Spring 2021 catalog is now live!
To determine if a course is remote, hybrid, or in-person use the catalog search tool to narrow results. Otherwise, when browsing courses, the section indicates teaching mode:
R = Remote
H = Hybrid
0 = In-person
Teaching modes (remote, hybrid, in-person) are subject to change at any point. Please pay close attention when registering. Depending on the timing of a teaching mode change, faculty also may be in contact with students.
A study of the determination of relative prices and their importance in shaping the allocation of resources and the distribution of income. Subjects include: behavior of households in a variety of settings, such as buying goods and services, saving, and labor supply; behavior of firms in various kinds of markets; results of competitive and noncompetitive markets in goods, labor, land, and capital; market failure; government policies as sources of and responses to market failure; welfare criteria; limitations of mainstream analysis.
Format: lecture; Sections taught by Professors Jakiela and Sheppard in the fall will be strictly remote, with both asynchronous and synchronous components. Sections taught by Professor Rai in the spring will be fully remote; students are expected to participate in both synchronous and asynchronous components.The spring section taught by Jacobson will be in person.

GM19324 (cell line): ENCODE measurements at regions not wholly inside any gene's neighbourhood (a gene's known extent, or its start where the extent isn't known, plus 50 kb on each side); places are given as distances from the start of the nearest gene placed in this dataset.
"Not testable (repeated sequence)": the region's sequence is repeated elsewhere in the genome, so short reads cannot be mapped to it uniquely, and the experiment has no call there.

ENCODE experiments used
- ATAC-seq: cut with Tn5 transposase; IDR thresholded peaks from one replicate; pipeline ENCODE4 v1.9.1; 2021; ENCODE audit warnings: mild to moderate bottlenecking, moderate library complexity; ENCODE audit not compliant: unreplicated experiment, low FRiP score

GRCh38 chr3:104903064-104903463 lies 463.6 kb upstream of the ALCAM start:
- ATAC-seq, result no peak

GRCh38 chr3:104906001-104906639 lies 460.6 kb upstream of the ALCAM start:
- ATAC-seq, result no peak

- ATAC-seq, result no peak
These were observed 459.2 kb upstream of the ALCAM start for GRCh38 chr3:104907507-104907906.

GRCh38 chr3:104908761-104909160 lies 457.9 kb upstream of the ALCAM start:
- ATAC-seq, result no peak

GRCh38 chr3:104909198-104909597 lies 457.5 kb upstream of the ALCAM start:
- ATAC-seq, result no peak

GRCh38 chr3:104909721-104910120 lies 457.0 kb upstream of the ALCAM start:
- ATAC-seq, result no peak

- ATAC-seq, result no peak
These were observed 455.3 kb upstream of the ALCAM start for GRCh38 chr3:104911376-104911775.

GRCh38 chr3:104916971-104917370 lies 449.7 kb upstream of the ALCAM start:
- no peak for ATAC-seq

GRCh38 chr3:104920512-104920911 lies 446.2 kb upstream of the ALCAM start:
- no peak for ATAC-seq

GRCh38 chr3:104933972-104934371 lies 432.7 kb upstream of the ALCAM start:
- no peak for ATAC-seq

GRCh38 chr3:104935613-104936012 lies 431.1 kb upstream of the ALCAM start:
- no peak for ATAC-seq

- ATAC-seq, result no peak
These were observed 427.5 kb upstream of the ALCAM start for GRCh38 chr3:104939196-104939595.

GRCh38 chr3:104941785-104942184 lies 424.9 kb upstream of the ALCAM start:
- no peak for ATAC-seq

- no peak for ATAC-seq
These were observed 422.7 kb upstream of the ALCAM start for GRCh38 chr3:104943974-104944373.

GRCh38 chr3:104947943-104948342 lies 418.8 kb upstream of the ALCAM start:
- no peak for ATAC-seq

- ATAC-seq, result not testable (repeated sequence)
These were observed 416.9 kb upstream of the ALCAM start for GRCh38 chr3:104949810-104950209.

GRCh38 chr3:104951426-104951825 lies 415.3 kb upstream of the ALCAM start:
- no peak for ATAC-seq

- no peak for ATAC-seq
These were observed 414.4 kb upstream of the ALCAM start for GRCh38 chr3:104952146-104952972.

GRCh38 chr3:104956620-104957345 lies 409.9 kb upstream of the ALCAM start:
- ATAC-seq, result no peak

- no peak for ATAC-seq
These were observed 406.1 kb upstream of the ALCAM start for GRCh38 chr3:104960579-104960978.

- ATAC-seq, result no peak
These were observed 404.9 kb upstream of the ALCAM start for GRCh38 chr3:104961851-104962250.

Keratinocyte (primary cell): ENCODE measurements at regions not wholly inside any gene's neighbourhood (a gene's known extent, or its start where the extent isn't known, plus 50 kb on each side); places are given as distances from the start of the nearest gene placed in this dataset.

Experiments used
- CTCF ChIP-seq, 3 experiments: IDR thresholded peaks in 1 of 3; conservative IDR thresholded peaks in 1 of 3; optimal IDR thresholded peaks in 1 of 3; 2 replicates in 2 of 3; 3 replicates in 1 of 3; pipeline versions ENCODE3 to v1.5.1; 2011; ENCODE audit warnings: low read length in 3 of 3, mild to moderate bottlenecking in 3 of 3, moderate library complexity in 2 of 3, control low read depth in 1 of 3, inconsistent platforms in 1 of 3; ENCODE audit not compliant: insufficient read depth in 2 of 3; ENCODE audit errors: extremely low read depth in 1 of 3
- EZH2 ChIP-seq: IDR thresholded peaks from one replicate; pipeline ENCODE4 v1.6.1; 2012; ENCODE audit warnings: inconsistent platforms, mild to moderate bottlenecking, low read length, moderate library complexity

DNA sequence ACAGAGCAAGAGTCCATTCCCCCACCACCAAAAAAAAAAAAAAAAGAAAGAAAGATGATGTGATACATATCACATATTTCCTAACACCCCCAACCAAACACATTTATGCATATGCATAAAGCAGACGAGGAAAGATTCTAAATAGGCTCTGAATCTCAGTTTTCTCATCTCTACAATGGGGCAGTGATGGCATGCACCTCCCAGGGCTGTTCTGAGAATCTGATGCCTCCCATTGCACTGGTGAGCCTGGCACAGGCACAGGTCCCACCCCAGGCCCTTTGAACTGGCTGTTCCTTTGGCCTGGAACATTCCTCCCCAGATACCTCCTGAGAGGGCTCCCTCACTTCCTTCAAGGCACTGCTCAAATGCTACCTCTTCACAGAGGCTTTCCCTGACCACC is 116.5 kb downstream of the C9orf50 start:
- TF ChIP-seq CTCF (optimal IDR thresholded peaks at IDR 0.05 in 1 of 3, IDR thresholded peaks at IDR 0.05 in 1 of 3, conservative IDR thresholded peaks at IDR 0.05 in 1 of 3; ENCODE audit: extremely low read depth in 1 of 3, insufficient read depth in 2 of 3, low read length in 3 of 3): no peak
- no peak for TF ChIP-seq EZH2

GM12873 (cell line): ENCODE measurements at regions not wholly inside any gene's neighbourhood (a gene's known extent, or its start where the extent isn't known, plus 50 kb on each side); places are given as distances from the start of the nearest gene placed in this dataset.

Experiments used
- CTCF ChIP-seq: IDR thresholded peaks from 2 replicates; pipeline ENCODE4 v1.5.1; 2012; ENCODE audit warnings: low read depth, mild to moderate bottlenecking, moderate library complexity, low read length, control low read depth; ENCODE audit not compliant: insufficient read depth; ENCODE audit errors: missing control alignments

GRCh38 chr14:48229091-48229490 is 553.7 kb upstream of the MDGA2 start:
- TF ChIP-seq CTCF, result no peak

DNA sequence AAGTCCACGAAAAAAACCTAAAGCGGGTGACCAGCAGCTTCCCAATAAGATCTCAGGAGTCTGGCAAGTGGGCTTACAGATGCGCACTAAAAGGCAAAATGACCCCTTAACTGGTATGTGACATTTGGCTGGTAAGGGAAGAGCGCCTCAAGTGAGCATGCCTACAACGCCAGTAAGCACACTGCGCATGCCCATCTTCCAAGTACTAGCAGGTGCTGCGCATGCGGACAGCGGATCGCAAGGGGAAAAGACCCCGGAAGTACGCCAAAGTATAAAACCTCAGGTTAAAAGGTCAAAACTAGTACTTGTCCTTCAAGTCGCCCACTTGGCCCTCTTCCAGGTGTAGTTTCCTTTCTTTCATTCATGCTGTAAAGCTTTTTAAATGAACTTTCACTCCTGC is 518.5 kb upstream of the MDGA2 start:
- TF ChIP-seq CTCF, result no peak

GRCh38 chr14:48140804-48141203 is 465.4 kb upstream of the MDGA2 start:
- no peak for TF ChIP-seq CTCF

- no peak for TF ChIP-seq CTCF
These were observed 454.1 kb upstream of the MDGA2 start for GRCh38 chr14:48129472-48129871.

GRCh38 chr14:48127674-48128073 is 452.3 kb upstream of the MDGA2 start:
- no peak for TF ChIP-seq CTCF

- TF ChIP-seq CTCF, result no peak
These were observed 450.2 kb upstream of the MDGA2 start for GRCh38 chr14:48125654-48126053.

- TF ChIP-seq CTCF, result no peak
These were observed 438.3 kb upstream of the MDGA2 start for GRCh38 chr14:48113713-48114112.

Grading: yes pass/fail option,
yes fifth course option
Requirements vary by professor, but typically include frequent problem sets and multiple exams, including a final exam. They may also include one or more quizzes or short essays.
ECON 110 and MATH 130 or its equivalent
Current or prospective Economics majors.
Course involves developing and analyzing mathematical models of real-world phenomena, grounded in tools like calculus and game theory. Students are assumed to be comfortable with topics from introductory calculus, including differentiation and integration.